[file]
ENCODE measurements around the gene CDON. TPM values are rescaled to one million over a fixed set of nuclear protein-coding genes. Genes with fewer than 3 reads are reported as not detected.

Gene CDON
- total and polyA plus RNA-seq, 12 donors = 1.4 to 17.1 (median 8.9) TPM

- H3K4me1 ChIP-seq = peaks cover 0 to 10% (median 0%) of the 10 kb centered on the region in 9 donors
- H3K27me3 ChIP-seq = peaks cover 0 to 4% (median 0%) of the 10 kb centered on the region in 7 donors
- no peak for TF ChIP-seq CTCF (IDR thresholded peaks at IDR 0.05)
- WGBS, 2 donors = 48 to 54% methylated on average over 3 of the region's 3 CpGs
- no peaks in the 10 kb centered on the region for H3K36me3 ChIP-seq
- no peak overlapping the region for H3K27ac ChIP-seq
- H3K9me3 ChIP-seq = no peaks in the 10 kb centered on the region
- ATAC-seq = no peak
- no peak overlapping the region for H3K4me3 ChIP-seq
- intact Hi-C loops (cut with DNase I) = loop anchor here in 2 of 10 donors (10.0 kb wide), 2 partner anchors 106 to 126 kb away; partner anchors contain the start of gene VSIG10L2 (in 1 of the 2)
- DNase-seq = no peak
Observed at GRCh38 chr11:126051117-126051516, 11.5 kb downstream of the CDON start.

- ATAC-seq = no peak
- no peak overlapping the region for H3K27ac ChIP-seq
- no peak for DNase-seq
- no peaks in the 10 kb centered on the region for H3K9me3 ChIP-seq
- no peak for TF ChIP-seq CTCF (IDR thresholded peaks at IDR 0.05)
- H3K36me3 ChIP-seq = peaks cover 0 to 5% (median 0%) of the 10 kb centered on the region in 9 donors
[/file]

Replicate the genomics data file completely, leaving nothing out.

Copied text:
ENCODE measurements around the gene CDON. TPM values are rescaled to one million over a fixed set of nuclear protein-coding genes. Genes with fewer than 3 reads are reported as not detected.

Gene CDON
- total and polyA plus RNA-seq, 12 donors = 1.4 to 17.1 (median 8.9) TPM

- H3K4me1 ChIP-seq = peaks cover 0 to 10% (median 0%) of the 10 kb centered on the region in 9 donors
- H3K27me3 ChIP-seq = peaks cover 0 to 4% (median 0%) of the 10 kb centered on the region in 7 donors
- no peak for TF ChIP-seq CTCF (IDR thresholded peaks at IDR 0.05)
- WGBS, 2 donors = 48 to 54% methylated on average over 3 of the region's 3 CpGs
- no peaks in the 10 kb centered on the region for H3K36me3 ChIP-seq
- no peak overlapping the region for H3K27ac ChIP-seq
- H3K9me3 ChIP-seq = no peaks in the 10 kb centered on the region
- ATAC-seq = no peak
- no peak overlapping the region for H3K4me3 ChIP-seq
- intact Hi-C loops (cut with DNase I) = loop anchor here in 2 of 10 donors (10.0 kb wide), 2 partner anchors 106 to 126 kb away; partner anchors contain the start of gene VSIG10L2 (in 1 of the 2)
- DNase-seq = no peak
Observed at GRCh38 chr11:126051117-126051516, 11.5 kb downstream of the CDON start.

- ATAC-seq = no peak
- no peak overlapping the region for H3K27ac ChIP-seq
- no peak for DNase-seq
- no peaks in the 10 kb centered on the region for H3K9me3 ChIP-seq
- no peak for TF ChIP-seq CTCF (IDR thresholded peaks at IDR 0.05)
- H3K36me3 ChIP-seq = peaks cover 0 to 5% (median 0%) of the 10 kb centered on the region in 9 donors